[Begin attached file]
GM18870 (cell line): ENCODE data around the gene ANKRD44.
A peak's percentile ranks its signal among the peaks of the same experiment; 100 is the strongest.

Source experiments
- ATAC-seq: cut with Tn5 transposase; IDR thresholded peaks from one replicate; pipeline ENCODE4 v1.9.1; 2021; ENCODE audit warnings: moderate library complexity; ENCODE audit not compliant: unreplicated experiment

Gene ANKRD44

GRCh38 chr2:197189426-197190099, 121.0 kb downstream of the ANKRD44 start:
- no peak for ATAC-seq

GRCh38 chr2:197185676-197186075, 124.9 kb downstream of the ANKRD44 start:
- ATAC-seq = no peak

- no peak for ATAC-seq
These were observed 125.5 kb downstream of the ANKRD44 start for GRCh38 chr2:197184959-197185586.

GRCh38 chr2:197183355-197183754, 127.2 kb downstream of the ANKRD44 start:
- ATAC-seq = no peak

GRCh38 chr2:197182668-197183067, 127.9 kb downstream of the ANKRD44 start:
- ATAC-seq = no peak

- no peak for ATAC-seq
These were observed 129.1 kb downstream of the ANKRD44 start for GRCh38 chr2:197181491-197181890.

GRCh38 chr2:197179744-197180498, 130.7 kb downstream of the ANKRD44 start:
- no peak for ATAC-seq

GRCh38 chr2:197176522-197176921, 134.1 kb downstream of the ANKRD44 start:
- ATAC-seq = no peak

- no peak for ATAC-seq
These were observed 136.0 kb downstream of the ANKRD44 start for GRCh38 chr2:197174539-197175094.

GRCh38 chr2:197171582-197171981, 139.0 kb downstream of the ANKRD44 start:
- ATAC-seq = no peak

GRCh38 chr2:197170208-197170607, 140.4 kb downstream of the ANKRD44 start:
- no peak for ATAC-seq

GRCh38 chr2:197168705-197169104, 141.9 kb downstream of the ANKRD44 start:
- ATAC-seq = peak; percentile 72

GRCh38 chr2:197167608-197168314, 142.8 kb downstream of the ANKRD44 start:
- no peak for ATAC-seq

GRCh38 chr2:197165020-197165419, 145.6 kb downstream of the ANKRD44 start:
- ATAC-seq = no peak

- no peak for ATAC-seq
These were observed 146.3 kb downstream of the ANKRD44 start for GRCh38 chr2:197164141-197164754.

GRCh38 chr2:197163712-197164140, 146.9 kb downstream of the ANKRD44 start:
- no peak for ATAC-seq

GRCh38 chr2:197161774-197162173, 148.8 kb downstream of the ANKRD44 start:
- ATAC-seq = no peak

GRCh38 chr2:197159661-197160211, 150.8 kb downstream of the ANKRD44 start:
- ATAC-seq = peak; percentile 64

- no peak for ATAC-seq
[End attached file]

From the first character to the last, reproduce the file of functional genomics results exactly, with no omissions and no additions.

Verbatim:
GM18870 (cell line): ENCODE data around the gene ANKRD44.
A peak's percentile ranks its signal among the peaks of the same experiment; 100 is the strongest.

Source experiments
- ATAC-seq: cut with Tn5 transposase; IDR thresholded peaks from one replicate; pipeline ENCODE4 v1.9.1; 2021; ENCODE audit warnings: moderate library complexity; ENCODE audit not compliant: unreplicated experiment

Gene ANKRD44

GRCh38 chr2:197189426-197190099, 121.0 kb downstream of the ANKRD44 start:
- no peak for ATAC-seq

GRCh38 chr2:197185676-197186075, 124.9 kb downstream of the ANKRD44 start:
- ATAC-seq = no peak

- no peak for ATAC-seq
These were observed 125.5 kb downstream of the ANKRD44 start for GRCh38 chr2:197184959-197185586.

GRCh38 chr2:197183355-197183754, 127.2 kb downstream of the ANKRD44 start:
- ATAC-seq = no peak

GRCh38 chr2:197182668-197183067, 127.9 kb downstream of the ANKRD44 start:
- ATAC-seq = no peak

- no peak for ATAC-seq
These were observed 129.1 kb downstream of the ANKRD44 start for GRCh38 chr2:197181491-197181890.

GRCh38 chr2:197179744-197180498, 130.7 kb downstream of the ANKRD44 start:
- no peak for ATAC-seq

GRCh38 chr2:197176522-197176921, 134.1 kb downstream of the ANKRD44 start:
- ATAC-seq = no peak

- no peak for ATAC-seq
These were observed 136.0 kb downstream of the ANKRD44 start for GRCh38 chr2:197174539-197175094.

GRCh38 chr2:197171582-197171981, 139.0 kb downstream of the ANKRD44 start:
- ATAC-seq = no peak

GRCh38 chr2:197170208-197170607, 140.4 kb downstream of the ANKRD44 start:
- no peak for ATAC-seq

GRCh38 chr2:197168705-197169104, 141.9 kb downstream of the ANKRD44 start:
- ATAC-seq = peak; percentile 72

GRCh38 chr2:197167608-197168314, 142.8 kb downstream of the ANKRD44 start:
- no peak for ATAC-seq

GRCh38 chr2:197165020-197165419, 145.6 kb downstream of the ANKRD44 start:
- ATAC-seq = no peak

- no peak for ATAC-seq
These were observed 146.3 kb downstream of the ANKRD44 start for GRCh38 chr2:197164141-197164754.

GRCh38 chr2:197163712-197164140, 146.9 kb downstream of the ANKRD44 start:
- no peak for ATAC-seq

GRCh38 chr2:197161774-197162173, 148.8 kb downstream of the ANKRD44 start:
- ATAC-seq = no peak

GRCh38 chr2:197159661-197160211, 150.8 kb downstream of the ANKRD44 start:
- ATAC-seq = peak; percentile 64

- no peak for ATAC-seq